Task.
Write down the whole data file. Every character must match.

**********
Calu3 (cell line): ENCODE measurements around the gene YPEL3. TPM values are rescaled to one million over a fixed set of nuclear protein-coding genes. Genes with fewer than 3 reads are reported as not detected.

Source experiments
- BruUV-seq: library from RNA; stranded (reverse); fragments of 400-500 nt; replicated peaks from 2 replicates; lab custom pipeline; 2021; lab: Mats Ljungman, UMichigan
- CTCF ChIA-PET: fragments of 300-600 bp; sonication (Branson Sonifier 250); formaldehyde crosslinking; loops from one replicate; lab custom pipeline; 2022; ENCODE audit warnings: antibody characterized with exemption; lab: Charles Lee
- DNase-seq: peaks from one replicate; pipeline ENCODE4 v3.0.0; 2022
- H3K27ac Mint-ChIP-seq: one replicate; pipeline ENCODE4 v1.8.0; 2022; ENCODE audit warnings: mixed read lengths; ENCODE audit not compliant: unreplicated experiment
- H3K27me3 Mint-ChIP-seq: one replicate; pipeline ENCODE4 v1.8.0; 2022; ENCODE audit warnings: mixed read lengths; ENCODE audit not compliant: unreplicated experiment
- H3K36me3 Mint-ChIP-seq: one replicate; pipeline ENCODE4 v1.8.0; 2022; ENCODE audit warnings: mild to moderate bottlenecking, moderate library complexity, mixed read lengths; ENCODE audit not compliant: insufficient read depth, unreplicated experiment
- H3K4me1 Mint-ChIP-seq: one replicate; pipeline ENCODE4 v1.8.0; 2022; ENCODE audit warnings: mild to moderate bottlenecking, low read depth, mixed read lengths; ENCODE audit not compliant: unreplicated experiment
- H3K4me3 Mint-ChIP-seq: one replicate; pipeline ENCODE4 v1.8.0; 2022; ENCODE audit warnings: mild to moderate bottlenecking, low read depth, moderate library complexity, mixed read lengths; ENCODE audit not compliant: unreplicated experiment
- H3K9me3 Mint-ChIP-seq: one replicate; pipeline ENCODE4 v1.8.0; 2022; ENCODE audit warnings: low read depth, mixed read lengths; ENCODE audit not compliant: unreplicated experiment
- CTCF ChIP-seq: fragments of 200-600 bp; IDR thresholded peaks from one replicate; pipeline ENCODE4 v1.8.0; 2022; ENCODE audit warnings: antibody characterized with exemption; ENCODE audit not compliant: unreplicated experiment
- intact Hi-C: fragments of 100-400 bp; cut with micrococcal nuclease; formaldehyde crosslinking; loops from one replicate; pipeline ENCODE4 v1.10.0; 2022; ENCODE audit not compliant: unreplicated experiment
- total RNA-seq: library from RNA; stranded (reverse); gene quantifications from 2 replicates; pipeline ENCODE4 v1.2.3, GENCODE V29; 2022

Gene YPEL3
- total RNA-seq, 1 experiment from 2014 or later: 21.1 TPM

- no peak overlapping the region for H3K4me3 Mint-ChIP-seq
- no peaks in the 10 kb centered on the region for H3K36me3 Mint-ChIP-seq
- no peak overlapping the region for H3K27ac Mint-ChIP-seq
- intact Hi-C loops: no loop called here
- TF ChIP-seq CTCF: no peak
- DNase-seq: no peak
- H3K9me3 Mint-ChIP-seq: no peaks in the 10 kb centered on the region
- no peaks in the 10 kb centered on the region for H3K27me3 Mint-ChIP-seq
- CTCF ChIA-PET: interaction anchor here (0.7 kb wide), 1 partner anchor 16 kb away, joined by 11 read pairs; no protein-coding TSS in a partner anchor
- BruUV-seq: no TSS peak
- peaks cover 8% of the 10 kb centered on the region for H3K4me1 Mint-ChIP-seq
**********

Calu3 (cell line): ENCODE measurements around the gene YPEL3. TPM values are rescaled to one million over a fixed set of nuclear protein-coding genes. Genes with fewer than 3 reads are reported as not detected.

Source experiments
- BruUV-seq: library from RNA; stranded (reverse); fragments of 400-500 nt; replicated peaks from 2 replicates; lab custom pipeline; 2021; lab: Mats Ljungman, UMichigan
- CTCF ChIA-PET: fragments of 300-600 bp; sonication (Branson Sonifier 250); formaldehyde crosslinking; loops from one replicate; lab custom pipeline; 2022; ENCODE audit warnings: antibody characterized with exemption; lab: Charles Lee
- DNase-seq: peaks from one replicate; pipeline ENCODE4 v3.0.0; 2022
- H3K27ac Mint-ChIP-seq: one replicate; pipeline ENCODE4 v1.8.0; 2022; ENCODE audit warnings: mixed read lengths; ENCODE audit not compliant: unreplicated experiment
- H3K27me3 Mint-ChIP-seq: one replicate; pipeline ENCODE4 v1.8.0; 2022; ENCODE audit warnings: mixed read lengths; ENCODE audit not compliant: unreplicated experiment
- H3K36me3 Mint-ChIP-seq: one replicate; pipeline ENCODE4 v1.8.0; 2022; ENCODE audit warnings: mild to moderate bottlenecking, moderate library complexity, mixed read lengths; ENCODE audit not compliant: insufficient read depth, unreplicated experiment
- H3K4me1 Mint-ChIP-seq: one replicate; pipeline ENCODE4 v1.8.0; 2022; ENCODE audit warnings: mild to moderate bottlenecking, low read depth, mixed read lengths; ENCODE audit not compliant: unreplicated experiment
- H3K4me3 Mint-ChIP-seq: one replicate; pipeline ENCODE4 v1.8.0; 2022; ENCODE audit warnings: mild to moderate bottlenecking, low read depth, moderate library complexity, mixed read lengths; ENCODE audit not compliant: unreplicated experiment
- H3K9me3 Mint-ChIP-seq: one replicate; pipeline ENCODE4 v1.8.0; 2022; ENCODE audit warnings: low read depth, mixed read lengths; ENCODE audit not compliant: unreplicated experiment
- CTCF ChIP-seq: fragments of 200-600 bp; IDR thresholded peaks from one replicate; pipeline ENCODE4 v1.8.0; 2022; ENCODE audit warnings: antibody characterized with exemption; ENCODE audit not compliant: unreplicated experiment
- intact Hi-C: fragments of 100-400 bp; cut with micrococcal nuclease; formaldehyde crosslinking; loops from one replicate; pipeline ENCODE4 v1.10.0; 2022; ENCODE audit not compliant: unreplicated experiment
- total RNA-seq: library from RNA; stranded (reverse); gene quantifications from 2 replicates; pipeline ENCODE4 v1.2.3, GENCODE V29; 2022

Gene YPEL3
- total RNA-seq, 1 experiment from 2014 or later: 21.1 TPM

- no peak overlapping the region for H3K4me3 Mint-ChIP-seq
- no peaks in the 10 kb centered on the region for H3K36me3 Mint-ChIP-seq
- no peak overlapping the region for H3K27ac Mint-ChIP-seq
- intact Hi-C loops: no loop called here
- TF ChIP-seq CTCF: no peak
- DNase-seq: no peak
- H3K9me3 Mint-ChIP-seq: no peaks in the 10 kb centered on the region
- no peaks in the 10 kb centered on the region for H3K27me3 Mint-ChIP-seq
- CTCF ChIA-PET: interaction anchor here (0.7 kb wide), 1 partner anchor 16 kb away, joined by 11 read pairs; no protein-coding TSS in a partner anchor
- BruUV-seq: no TSS peak
- peaks cover 8% of the 10 kb centered on the region for H3K4me1 Mint-ChIP-seq